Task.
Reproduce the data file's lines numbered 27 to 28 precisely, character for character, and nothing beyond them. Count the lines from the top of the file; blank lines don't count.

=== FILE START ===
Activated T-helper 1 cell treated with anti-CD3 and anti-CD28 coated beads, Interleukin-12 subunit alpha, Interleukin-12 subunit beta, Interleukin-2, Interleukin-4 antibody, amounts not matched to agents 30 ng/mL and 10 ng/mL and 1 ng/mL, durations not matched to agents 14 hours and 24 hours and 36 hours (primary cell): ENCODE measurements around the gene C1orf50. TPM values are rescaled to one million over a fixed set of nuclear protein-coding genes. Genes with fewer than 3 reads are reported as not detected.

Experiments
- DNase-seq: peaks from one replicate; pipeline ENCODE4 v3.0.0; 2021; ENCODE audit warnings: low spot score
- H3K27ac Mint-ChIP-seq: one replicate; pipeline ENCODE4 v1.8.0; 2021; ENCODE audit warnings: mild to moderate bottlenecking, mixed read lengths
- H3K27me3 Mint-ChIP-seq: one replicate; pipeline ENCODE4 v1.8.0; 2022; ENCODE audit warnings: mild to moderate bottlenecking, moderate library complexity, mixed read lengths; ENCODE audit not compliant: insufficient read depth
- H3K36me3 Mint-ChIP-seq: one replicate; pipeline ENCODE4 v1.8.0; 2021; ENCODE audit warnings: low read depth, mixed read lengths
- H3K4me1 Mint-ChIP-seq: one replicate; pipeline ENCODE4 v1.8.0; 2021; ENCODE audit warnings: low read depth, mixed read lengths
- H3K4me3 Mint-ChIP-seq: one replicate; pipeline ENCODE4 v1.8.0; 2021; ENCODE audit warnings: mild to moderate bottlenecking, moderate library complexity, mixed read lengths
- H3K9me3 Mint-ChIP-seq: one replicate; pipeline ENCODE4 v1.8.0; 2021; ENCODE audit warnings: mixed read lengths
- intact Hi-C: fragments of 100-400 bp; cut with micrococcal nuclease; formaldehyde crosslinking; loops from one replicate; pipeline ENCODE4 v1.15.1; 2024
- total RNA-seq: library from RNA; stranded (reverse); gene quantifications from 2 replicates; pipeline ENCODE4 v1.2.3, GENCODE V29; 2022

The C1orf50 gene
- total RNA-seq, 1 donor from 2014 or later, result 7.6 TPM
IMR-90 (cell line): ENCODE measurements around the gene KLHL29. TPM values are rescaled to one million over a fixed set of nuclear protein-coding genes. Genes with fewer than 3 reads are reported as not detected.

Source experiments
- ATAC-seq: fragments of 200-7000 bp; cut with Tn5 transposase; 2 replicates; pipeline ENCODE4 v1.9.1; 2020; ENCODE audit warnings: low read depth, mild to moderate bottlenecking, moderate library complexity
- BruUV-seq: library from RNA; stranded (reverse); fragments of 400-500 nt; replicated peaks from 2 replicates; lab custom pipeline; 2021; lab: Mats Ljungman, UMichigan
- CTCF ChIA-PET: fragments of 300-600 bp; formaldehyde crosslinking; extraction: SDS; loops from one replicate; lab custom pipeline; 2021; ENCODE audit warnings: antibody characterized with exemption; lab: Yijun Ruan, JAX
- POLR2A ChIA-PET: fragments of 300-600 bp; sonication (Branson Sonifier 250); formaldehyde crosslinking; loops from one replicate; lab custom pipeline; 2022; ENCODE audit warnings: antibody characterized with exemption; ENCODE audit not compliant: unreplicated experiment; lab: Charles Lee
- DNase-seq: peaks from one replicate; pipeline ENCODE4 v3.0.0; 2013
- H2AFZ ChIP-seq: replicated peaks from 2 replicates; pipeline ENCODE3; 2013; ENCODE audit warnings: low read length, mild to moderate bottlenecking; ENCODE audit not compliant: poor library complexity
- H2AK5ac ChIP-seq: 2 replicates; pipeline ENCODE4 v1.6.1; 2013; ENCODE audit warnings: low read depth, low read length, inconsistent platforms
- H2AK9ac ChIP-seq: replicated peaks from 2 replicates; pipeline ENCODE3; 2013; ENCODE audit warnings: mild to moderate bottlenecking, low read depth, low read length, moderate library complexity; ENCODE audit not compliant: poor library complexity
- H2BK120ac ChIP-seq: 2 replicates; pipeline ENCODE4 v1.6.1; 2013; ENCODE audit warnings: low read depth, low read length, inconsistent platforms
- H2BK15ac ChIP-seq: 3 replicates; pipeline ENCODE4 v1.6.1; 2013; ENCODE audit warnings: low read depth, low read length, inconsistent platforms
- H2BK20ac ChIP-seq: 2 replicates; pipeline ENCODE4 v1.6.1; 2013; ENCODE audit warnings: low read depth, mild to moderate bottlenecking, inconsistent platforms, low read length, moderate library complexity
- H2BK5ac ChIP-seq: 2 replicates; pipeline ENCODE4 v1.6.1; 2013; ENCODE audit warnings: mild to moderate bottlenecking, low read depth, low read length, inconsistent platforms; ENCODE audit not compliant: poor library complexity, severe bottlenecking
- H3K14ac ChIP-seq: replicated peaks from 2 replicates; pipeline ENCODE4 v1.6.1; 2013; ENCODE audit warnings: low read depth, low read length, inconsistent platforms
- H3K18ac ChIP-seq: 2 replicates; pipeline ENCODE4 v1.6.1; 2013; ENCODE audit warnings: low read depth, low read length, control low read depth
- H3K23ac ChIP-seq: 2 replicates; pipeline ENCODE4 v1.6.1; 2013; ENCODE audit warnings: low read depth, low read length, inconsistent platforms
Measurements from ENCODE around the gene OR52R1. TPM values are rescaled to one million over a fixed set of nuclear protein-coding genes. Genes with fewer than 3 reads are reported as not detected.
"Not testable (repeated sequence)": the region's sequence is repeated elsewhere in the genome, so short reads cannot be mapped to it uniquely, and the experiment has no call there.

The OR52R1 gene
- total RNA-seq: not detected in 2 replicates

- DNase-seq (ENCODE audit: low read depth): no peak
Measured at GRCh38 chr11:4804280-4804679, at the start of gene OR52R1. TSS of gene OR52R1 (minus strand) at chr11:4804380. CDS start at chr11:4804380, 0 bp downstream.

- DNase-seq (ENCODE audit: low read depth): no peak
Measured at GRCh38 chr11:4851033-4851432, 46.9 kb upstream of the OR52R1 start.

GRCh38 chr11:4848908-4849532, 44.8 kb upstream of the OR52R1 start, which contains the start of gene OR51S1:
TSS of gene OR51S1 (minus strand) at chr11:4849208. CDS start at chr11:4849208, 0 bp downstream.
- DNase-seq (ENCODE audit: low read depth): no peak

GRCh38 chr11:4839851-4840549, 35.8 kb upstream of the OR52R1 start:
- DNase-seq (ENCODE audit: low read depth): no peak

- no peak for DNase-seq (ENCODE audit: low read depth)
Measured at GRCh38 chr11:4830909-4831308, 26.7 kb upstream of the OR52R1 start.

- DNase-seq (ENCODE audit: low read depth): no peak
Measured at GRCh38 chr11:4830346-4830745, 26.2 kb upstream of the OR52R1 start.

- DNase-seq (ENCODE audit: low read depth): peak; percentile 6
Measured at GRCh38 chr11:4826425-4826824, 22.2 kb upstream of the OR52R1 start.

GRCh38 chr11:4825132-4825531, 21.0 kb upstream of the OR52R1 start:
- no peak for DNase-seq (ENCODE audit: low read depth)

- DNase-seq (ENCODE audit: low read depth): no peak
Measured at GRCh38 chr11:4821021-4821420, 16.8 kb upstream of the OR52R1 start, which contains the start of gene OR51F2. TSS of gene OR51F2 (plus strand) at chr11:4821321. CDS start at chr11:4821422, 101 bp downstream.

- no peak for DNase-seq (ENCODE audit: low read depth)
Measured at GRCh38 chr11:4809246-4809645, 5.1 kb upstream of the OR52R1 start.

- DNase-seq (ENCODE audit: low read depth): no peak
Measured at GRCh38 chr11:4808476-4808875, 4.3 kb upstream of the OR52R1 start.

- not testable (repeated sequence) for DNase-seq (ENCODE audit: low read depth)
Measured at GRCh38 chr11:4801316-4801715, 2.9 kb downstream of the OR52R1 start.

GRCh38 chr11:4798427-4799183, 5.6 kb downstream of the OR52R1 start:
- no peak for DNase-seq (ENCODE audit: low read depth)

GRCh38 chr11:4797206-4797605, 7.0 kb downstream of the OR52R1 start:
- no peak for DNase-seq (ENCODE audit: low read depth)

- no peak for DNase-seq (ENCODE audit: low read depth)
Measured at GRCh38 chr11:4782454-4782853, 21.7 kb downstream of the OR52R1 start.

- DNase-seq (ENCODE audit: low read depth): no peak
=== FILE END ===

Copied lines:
- H2BK5ac ChIP-seq: 2 replicates; pipeline ENCODE4 v1.6.1; 2013; ENCODE audit warnings: mild to moderate bottlenecking, low read depth, low read length, inconsistent platforms; ENCODE audit not compliant: poor library complexity, severe bottlenecking
- H3K14ac ChIP-seq: replicated peaks from 2 replicates; pipeline ENCODE4 v1.6.1; 2013; ENCODE audit warnings: low read depth, low read length, inconsistent platforms